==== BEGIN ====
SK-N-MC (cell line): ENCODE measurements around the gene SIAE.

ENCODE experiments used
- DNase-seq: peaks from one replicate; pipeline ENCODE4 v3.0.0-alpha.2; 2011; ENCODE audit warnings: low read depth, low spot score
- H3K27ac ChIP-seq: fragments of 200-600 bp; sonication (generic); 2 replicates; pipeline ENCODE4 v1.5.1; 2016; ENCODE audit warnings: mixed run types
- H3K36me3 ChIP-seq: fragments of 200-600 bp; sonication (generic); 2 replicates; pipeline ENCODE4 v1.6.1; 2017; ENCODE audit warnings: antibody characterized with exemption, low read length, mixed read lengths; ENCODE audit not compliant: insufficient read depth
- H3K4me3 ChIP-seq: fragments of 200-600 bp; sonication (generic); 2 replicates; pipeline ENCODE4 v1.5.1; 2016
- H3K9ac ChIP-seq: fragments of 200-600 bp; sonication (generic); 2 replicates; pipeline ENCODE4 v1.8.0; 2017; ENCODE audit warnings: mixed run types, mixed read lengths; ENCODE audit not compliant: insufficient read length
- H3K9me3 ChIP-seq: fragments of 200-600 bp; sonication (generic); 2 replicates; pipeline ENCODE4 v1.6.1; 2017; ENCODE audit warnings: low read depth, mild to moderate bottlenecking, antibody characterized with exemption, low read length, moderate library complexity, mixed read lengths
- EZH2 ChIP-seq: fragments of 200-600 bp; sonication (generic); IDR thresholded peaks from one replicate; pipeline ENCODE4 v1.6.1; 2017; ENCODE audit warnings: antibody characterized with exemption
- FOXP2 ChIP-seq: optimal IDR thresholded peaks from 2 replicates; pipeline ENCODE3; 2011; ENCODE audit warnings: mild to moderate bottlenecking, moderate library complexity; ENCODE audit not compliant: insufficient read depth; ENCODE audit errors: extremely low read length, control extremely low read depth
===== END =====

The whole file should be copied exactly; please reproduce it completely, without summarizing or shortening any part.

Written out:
SK-N-MC (cell line): ENCODE measurements around the gene SIAE.

ENCODE experiments used
- DNase-seq: peaks from one replicate; pipeline ENCODE4 v3.0.0-alpha.2; 2011; ENCODE audit warnings: low read depth, low spot score
- H3K27ac ChIP-seq: fragments of 200-600 bp; sonication (generic); 2 replicates; pipeline ENCODE4 v1.5.1; 2016; ENCODE audit warnings: mixed run types
- H3K36me3 ChIP-seq: fragments of 200-600 bp; sonication (generic); 2 replicates; pipeline ENCODE4 v1.6.1; 2017; ENCODE audit warnings: antibody characterized with exemption, low read length, mixed read lengths; ENCODE audit not compliant: insufficient read depth
- H3K4me3 ChIP-seq: fragments of 200-600 bp; sonication (generic); 2 replicates; pipeline ENCODE4 v1.5.1; 2016
- H3K9ac ChIP-seq: fragments of 200-600 bp; sonication (generic); 2 replicates; pipeline ENCODE4 v1.8.0; 2017; ENCODE audit warnings: mixed run types, mixed read lengths; ENCODE audit not compliant: insufficient read length
- H3K9me3 ChIP-seq: fragments of 200-600 bp; sonication (generic); 2 replicates; pipeline ENCODE4 v1.6.1; 2017; ENCODE audit warnings: low read depth, mild to moderate bottlenecking, antibody characterized with exemption, low read length, moderate library complexity, mixed read lengths
- EZH2 ChIP-seq: fragments of 200-600 bp; sonication (generic); IDR thresholded peaks from one replicate; pipeline ENCODE4 v1.6.1; 2017; ENCODE audit warnings: antibody characterized with exemption
- FOXP2 ChIP-seq: optimal IDR thresholded peaks from 2 replicates; pipeline ENCODE3; 2011; ENCODE audit warnings: mild to moderate bottlenecking, moderate library complexity; ENCODE audit not compliant: insufficient read depth; ENCODE audit errors: extremely low read length, control extremely low read depth